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DeAngelis v. Zoning Board of the Township of West Milford

A-6077-98T3 (N.J. Super. App. Div. 2000) (Unpublished)

ZONING; NON-CONFORMING USES—A zoning board member’s statement that “zoning is confiscation of private property” was held not to have touched on the merits on an application for a variance to expand a prior non-conforming use.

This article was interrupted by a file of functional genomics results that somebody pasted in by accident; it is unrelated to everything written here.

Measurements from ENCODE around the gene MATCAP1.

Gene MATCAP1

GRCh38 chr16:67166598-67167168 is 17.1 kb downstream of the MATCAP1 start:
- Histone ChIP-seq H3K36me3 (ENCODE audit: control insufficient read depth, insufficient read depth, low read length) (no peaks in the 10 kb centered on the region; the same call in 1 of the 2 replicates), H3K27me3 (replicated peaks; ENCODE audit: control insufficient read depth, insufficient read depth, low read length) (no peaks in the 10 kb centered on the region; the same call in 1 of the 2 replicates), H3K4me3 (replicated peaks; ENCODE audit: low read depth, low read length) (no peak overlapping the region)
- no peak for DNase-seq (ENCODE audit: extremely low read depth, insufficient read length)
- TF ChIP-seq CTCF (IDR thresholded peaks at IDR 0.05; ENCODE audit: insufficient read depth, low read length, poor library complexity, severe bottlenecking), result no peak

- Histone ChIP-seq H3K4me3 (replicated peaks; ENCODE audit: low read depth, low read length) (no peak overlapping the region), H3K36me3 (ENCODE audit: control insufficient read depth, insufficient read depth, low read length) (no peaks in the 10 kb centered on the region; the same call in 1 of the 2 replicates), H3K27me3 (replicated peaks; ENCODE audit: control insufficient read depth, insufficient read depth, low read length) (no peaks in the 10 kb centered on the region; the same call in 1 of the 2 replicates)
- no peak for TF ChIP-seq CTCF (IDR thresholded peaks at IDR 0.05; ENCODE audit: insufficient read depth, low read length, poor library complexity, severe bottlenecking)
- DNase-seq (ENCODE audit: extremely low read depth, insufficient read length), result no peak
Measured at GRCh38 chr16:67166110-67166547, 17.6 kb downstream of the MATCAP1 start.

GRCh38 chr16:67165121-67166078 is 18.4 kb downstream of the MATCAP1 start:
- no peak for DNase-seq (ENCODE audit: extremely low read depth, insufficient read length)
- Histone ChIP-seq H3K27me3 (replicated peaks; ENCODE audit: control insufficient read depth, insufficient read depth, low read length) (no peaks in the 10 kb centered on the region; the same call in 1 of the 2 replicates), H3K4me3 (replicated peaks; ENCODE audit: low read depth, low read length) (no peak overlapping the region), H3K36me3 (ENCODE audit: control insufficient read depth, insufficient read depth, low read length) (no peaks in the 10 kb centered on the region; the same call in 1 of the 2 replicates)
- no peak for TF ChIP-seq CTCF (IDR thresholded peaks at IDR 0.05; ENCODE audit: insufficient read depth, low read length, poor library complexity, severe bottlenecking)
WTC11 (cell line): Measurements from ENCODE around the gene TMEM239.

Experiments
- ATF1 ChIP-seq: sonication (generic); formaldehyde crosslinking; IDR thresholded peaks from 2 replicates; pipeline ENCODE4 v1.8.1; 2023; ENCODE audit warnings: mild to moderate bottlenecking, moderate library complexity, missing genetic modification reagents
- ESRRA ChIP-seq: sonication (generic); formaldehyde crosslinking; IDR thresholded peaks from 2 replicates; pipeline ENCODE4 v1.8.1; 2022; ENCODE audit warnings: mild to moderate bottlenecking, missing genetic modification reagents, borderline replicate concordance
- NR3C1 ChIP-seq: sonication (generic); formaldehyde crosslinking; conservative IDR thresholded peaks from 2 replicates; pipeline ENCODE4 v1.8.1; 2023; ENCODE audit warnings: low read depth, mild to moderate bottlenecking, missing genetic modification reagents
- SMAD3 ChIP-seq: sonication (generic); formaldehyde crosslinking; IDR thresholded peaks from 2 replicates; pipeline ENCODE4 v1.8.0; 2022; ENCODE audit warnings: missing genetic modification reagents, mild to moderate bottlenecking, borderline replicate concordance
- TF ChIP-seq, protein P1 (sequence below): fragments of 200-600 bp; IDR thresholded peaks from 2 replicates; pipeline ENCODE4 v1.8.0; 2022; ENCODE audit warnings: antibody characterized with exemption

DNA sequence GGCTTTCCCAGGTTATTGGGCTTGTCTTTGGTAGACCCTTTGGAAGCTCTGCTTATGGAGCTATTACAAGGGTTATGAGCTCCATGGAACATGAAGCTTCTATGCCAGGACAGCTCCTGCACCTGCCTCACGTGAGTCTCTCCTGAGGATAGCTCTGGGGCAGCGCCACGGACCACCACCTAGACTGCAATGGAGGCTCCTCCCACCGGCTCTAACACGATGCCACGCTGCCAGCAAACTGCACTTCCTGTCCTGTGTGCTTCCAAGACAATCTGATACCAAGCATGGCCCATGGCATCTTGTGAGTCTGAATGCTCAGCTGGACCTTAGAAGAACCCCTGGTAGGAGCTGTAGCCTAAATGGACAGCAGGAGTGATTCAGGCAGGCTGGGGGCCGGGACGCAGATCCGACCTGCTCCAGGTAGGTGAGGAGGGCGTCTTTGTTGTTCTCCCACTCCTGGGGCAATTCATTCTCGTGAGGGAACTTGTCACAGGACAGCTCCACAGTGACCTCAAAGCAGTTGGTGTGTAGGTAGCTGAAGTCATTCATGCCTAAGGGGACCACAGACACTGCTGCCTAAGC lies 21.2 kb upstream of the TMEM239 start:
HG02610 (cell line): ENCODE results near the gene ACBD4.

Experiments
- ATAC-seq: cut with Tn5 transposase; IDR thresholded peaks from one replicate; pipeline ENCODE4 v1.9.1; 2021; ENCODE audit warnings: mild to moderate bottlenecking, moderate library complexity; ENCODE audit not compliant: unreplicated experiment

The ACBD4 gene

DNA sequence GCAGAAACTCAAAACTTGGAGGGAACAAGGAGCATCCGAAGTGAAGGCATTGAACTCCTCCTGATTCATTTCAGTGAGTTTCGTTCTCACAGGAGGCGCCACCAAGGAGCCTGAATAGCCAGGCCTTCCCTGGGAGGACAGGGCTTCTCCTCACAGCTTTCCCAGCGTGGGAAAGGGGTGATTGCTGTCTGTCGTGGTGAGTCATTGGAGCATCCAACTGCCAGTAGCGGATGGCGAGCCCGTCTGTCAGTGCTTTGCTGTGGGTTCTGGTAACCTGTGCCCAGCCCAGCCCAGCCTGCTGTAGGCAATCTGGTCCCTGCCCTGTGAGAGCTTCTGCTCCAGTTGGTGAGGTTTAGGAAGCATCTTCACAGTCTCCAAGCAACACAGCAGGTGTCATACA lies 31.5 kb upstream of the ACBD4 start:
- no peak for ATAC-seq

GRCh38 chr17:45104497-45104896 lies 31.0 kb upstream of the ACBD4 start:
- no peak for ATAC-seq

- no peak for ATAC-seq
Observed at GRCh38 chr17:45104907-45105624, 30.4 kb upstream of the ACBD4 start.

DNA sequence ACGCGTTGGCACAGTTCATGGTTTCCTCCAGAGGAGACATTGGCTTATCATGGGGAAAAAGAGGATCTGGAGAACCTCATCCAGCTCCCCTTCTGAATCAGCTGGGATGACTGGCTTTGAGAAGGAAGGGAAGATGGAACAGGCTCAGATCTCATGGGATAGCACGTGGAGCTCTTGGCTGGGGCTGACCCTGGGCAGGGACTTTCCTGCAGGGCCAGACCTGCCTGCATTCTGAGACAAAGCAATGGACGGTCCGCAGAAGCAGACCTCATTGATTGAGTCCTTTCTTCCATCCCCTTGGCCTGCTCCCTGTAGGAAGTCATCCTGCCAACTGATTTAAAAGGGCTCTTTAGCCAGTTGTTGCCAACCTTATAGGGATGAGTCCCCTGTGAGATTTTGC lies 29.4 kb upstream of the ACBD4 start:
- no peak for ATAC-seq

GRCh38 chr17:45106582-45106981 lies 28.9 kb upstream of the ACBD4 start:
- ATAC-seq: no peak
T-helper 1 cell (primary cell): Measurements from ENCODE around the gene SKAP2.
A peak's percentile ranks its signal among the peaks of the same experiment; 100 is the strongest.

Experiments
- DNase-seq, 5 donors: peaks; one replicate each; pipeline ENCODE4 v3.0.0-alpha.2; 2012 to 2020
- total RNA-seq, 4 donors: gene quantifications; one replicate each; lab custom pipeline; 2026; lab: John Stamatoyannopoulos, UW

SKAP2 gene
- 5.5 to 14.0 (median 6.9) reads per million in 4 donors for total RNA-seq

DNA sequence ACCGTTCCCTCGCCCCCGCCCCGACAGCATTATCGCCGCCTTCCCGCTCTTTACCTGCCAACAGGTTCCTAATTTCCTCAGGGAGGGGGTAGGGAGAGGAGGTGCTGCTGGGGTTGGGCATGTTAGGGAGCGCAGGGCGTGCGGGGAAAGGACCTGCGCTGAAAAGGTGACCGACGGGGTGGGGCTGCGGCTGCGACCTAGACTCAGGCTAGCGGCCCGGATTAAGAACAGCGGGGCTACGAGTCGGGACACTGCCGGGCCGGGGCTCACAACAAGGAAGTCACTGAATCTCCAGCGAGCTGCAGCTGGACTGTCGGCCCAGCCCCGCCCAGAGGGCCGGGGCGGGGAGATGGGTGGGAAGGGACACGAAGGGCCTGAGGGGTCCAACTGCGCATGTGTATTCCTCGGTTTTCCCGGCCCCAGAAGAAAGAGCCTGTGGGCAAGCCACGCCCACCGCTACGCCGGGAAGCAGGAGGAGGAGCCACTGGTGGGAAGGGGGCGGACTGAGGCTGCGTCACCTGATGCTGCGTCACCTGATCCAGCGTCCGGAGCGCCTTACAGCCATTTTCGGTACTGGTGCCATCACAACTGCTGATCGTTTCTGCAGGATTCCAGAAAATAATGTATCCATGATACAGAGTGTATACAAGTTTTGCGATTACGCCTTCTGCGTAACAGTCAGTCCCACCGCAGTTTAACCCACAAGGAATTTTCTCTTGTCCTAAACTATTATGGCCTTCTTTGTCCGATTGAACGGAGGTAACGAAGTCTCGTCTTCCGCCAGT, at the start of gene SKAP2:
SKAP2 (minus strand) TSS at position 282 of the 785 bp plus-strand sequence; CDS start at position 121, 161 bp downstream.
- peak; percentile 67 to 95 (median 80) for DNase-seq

The owner of a restaurant applied for expansion of a pre-existing, non-conforming use. The restaurant had operated in a residential area since 1921, before the advent of any zoning ordinances. The owner wanted to expand the kitchen, winterize a porch, and convert the upstairs for dining. These resulting changes made it necessary for the owner to also address off-street parking, septic location, lighting, landscaping, garbage removal, and other land development ordinance standards. An architect and planner testified before the zoning board on behalf of the owner citing “special reasons” in support of the variance, one of which was that the restaurant was “a high end, sit down restaurant which would fit well into the character of the neighborhood.” The planner also testified that “the proposed expansion would actually improve the way the property will fit in with the surrounding properties. The aesthetic improvements would not only enhance the property, but, ... would also soften the impact on surrounding properties.” Testimony from objectors, mostly adjoining property owners, also was heard. The primary objection to the variance was the anticipated additional noise and traffic. The zoning board considered the testimony and granted the variance subject to the following conditions: site plan approval, deliveries and garbage pick-up between the hours of 8:00 a.m. and 8:00 p.m., a maximum seating capacity of 110, no overnight guests at the premises, and that correction of a septic problem. During the zoning board meeting, one of the zoning board members remarked that “zoning is the confiscation of private property.” Two homeowners filed suit against the municipality and the restaurant owner seeking to invalidate the grant of the use expansion. In rejecting the homeowners’ challenge, the lower court held that the zoning board did not act arbitrarily or capriciously in reaching its decision because the zoning board opined that the restaurant owner’s attempts to ameliorate the conditions were reasonable and the board’s findings were based on evidence in the record and the testimony of the planner. The lower court also held that the remark made by the zoning board member did not indicate a predisposition, and that the restaurant owner was not unduly favored by it nor were the homeowners prejudiced under a totality of the circumstances analysis. One of the homeowners appealed, arguing four points: 1) the grant of the variance was arbitrary, capricious and unreasonable, 2) the restaurant owner failed to comply with the site plan ordinance, 3) the restaurant owner did not meet its negative burden of proof obligation, and 4) the vote by the board member who made the remark at the hearing should be invalidated. The Appellate Division upheld the lower court’s grant of the variance. With respect to the argument that the grant of the variance was arbitrary, capricious, and unreasonable, the Appellate Division held that “local people familiar with the community’s characteristics and interests are best equipped to assess the merits of a variance application. Public bodies must be given wide latitude in the exercise of their discretion. ... Consequently, there is a strong presumption in favor a zoning board’s decision, and that decision should not be overturned unless it is unreasonable and oppressive.” As to the claim that the restaurant owner failed to comply with the site plan ordinance, the Appellate Division found that this issue was not raised at trial and therefore could not be heard on appeal. As to the claim that the restaurant owner did not meet its negative burden of proof obligation, the Appellate Division recognized that the restaurant owner had to provide special reasons for the variance and also had to prove that the variance “can be granted without substantial detriment to public good and will not substantially impair the intent and purpose of the zone plan and zoning ordinance.” Here, the Appellate Division concluded that the zoning board found no evidence from which to conclude that the grant of the variance would either be a substantial detriment to the public good or substantially affect the intent and purpose of the zoning laws. Instead, the zoning board found that the improvements would minimize the noise impact and would improve the screening between the restaurant and its neighbors. In this regard, the Appellate Division concluded that the zoning board did not act arbitrarily, capriciously or unreasonably. As to the final claim that the vote by the remarking board member should be invalidated, the Appellate Division concluded that “there is no indication that the [board member’s] opinions touched on the actual merits of the ... variance. Even if this were the case, it would not necessarily be the equivalent of personal bias or prejudice; nor would it be an indication of malice toward one or favoritism toward another. ... While the [board member’s] expressions of opinion were, undoubtedly, inappropriate, they do not clearly indicate that he prejudged the ... [variance] application.” In this regard, the Appellate Division upheld the lower court’s finding that such remarks by the board member did not give rise to reversible error.

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